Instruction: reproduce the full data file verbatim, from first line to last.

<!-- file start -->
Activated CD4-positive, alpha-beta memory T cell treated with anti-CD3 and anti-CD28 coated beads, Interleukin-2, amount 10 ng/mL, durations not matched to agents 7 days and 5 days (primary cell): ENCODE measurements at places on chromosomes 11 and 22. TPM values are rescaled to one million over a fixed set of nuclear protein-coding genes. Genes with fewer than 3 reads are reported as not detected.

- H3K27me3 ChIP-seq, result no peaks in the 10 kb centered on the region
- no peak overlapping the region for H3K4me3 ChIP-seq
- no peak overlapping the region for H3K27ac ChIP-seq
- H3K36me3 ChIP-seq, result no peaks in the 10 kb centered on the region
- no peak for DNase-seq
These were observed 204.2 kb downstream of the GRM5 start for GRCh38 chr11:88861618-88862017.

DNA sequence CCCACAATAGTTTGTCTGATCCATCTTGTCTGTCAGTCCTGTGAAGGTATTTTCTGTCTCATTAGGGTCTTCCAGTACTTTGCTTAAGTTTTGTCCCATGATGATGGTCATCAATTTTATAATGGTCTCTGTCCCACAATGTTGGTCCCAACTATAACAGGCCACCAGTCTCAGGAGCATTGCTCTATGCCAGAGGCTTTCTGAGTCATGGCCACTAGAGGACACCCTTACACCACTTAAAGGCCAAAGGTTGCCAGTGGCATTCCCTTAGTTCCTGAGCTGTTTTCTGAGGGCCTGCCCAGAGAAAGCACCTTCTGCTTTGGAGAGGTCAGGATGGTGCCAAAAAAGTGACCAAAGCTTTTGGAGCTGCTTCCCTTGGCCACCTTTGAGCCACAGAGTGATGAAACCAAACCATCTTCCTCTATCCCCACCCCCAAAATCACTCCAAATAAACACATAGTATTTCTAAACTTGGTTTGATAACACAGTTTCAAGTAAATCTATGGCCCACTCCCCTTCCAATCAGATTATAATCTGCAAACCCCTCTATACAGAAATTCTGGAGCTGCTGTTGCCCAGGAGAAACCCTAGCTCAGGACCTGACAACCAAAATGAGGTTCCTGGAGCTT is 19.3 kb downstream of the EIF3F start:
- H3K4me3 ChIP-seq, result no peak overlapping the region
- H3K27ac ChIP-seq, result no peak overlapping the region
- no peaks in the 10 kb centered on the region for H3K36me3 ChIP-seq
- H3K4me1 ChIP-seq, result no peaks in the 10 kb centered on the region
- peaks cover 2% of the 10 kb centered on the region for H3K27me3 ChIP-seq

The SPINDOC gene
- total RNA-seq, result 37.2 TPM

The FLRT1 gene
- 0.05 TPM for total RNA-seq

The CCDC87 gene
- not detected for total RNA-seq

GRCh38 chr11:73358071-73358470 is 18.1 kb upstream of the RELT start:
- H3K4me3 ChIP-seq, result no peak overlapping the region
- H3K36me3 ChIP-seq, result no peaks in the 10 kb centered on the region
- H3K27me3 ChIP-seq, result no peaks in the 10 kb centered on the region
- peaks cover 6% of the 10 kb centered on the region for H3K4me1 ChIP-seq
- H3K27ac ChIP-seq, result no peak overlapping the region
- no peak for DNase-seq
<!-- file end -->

Activated CD4-positive, alpha-beta memory T cell treated with anti-CD3 and anti-CD28 coated beads, Interleukin-2, amount 10 ng/mL, durations not matched to agents 7 days and 5 days (primary cell): ENCODE measurements at places on chromosomes 11 and 22. TPM values are rescaled to one million over a fixed set of nuclear protein-coding genes. Genes with fewer than 3 reads are reported as not detected.

- H3K27me3 ChIP-seq, result no peaks in the 10 kb centered on the region
- no peak overlapping the region for H3K4me3 ChIP-seq
- no peak overlapping the region for H3K27ac ChIP-seq
- H3K36me3 ChIP-seq, result no peaks in the 10 kb centered on the region
- no peak for DNase-seq
These were observed 204.2 kb downstream of the GRM5 start for GRCh38 chr11:88861618-88862017.

DNA sequence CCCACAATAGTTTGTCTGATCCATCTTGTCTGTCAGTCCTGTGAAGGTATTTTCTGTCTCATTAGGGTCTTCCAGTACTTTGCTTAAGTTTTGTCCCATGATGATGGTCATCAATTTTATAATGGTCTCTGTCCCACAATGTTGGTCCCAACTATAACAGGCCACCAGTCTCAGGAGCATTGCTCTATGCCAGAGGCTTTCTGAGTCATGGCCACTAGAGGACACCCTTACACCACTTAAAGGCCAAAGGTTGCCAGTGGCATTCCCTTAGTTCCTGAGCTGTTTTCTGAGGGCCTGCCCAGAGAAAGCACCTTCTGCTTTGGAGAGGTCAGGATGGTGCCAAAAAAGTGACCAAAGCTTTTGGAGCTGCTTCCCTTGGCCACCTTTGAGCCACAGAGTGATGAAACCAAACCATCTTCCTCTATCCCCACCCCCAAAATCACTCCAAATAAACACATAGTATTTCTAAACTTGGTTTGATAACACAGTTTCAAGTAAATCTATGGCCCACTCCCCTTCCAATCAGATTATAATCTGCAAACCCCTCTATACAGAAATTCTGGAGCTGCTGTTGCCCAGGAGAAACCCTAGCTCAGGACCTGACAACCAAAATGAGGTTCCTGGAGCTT is 19.3 kb downstream of the EIF3F start:
- H3K4me3 ChIP-seq, result no peak overlapping the region
- H3K27ac ChIP-seq, result no peak overlapping the region
- no peaks in the 10 kb centered on the region for H3K36me3 ChIP-seq
- H3K4me1 ChIP-seq, result no peaks in the 10 kb centered on the region
- peaks cover 2% of the 10 kb centered on the region for H3K27me3 ChIP-seq

The SPINDOC gene
- total RNA-seq, result 37.2 TPM

The FLRT1 gene
- 0.05 TPM for total RNA-seq

The CCDC87 gene
- not detected for total RNA-seq

GRCh38 chr11:73358071-73358470 is 18.1 kb upstream of the RELT start:
- H3K4me3 ChIP-seq, result no peak overlapping the region
- H3K36me3 ChIP-seq, result no peaks in the 10 kb centered on the region
- H3K27me3 ChIP-seq, result no peaks in the 10 kb centered on the region
- peaks cover 6% of the 10 kb centered on the region for H3K4me1 ChIP-seq
- H3K27ac ChIP-seq, result no peak overlapping the region
- no peak for DNase-seq